23and Me nearing the finish line....
And talking of DNA, how’s yours? Last chance to find out under 23andMe’s offer of a free analysis for MPN patients is drawing near.
Since first calling for volunteers to submit DNA samples by spitting in a supplied tube, (see original MPNforum evaluation article) personal genetics leader 23andMe is only 49 participants short of completing it’s 1000 member MPN cohort. The attraction for us as MPN patients, is a free DNA report with health and ancestor analyses plus updates as new genetic associations are found.
This is our chance to make MPN research cheaper, faster, and easier by assembling a test group in a computer. The attraction for 23andMe is the ability to offer enhanced medical research capabilities at affordable rates. MPN scientists and clinicians like Ruben Mesa, Jason Gotlib, and Ross Levine have signed on as consulting colleagues.
To Sign up or just get more information about the MPN research program,
email@example.com or www.23andme.com/mpn
Organic vs. Conventional Foods…
So strange. Just when you think you have things figured out, along comes another scientific study headline that leaves you scratching your head,and shrugging your shoulders before you throw up your hands in defeat
We’re talking about the Stanford/Palo Alto retrospective literature study of organic vs conventional food published September 4 in the Annals of Internal Medicine (Dr. Crystal Smith-Spangler, lead author)
From the headlines you’d think it was a myth-buster story. Organic no better than conventional foods…only a lot more expensive. Even the study’s own conclusions would lead you to believe there’s not much point in selecting organically grown food: Based on review of nutrient levels and reported adverse effects“The evidence does not suggest marked health benefits from consuming organic versus conventional foods…”
Nutritionally, organic and conventional are about the same. That’s not going to be much of a surprise to health conscious foodies. The attraction to organic lies in freedom from pesticides and carcinogens as well as the defining characteristics of real food. Organic simply smells and tastes better, two parameters not even considered in the study.
True, an organic tomato may have the same nutrients as one “conventionally” sprayed, genetically altered with fish genes to resist cold, and endowed with designer DNA spliced for factory growth size, storage and color criteria. But which would you imagine tastes better? And which is likely to have less chance of making you glow in the dark over the long-term.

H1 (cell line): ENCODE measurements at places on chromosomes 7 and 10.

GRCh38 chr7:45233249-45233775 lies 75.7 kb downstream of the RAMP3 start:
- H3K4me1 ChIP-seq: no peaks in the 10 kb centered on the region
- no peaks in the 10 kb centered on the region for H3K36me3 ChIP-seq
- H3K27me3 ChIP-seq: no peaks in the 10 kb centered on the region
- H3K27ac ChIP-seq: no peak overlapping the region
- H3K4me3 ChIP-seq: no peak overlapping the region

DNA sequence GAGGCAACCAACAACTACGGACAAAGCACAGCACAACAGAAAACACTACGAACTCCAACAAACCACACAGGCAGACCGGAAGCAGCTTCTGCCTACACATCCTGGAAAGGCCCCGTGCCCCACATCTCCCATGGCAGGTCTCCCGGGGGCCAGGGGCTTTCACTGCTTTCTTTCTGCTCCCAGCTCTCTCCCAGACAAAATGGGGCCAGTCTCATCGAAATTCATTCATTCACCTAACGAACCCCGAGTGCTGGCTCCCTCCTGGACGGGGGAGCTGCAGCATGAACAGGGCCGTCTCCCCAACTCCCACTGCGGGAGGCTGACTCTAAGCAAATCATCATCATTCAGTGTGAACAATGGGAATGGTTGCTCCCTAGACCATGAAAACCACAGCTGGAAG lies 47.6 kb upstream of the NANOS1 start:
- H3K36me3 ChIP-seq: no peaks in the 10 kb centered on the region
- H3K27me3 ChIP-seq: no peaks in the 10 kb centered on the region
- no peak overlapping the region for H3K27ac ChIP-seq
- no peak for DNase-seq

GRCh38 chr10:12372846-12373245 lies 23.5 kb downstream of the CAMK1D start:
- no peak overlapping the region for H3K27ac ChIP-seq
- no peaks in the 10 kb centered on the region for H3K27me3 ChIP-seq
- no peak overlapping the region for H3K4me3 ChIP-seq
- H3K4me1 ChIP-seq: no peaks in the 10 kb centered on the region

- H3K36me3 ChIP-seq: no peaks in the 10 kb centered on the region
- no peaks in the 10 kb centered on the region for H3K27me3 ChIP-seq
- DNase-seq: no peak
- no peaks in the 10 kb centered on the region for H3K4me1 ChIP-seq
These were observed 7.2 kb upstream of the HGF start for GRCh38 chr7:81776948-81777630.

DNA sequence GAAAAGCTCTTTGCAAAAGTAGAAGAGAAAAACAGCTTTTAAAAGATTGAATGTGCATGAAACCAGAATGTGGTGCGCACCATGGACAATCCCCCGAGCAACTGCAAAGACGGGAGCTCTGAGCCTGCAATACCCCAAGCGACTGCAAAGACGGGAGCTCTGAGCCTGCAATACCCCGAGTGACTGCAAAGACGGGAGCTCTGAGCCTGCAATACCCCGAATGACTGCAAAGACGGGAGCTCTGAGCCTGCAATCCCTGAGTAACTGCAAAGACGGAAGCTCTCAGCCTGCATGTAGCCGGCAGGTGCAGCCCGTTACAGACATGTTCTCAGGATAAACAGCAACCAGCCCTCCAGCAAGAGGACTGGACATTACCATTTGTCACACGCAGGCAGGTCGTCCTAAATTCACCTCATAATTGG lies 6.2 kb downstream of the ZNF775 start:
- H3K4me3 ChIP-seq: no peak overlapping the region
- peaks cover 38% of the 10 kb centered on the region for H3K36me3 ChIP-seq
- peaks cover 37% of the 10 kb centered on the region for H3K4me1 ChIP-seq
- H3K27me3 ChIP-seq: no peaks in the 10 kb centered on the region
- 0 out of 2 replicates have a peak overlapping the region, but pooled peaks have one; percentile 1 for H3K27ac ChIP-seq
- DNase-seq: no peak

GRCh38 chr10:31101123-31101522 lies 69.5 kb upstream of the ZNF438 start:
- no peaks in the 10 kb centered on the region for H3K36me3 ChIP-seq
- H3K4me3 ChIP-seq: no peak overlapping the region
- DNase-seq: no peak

And that leaves aside a primary reason to buy organic; avoidance of ingested poisons.,,,Here the Spangler report continues its conclusions : “Consumption of organic foods may reduce exposure to pesticide residues and antibiotic-resistant bacteria.”
Whoa, what are we talking here, a little or a lot? That reduction can be pretty considerable. The authors found the risk for exposure to antibiotic-resistant bacteria is 33% greater for farmed conventional vs. organic cnicken or pork and 30% greater for risk of pesticide contamination for those selecting conventional produce from the grocery bins vs. organic.
NPR took the bait and more or less accepted the headline version of the study. (Organic debunked) But many others objected. The analysis, known as a meta-analysis, combined data from more than 200 papers into a single data set. The questionable nature of meta-analysis and stiff resistance to the conclusions is treated at length in some on-line articles and comments.
The headlines for the same story could just have accurately read: Organic food one-third safer than conventional. But how much media attention would that have grabbed?
You going to be in Chicago September 20?
Sure, it’s late, but if you’re in the Chicago area you can still attend the MF Research Foundation’s Midwest Patient Symposium, September 20. It’s an all day event with MPN experts and the Chicago MPN Roundtable on hand to present material and answer your questions. Cheap, at $75…including continental breakfast, lunch and snacks. Register here or phone 312-683-7249 for availabilities
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